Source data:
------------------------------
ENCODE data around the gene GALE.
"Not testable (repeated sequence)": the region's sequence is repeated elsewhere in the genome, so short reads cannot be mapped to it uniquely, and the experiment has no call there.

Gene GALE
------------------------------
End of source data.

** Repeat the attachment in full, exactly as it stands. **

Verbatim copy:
ENCODE data around the gene GALE.
"Not testable (repeated sequence)": the region's sequence is repeated elsewhere in the genome, so short reads cannot be mapped to it uniquely, and the experiment has no call there.

Gene GALE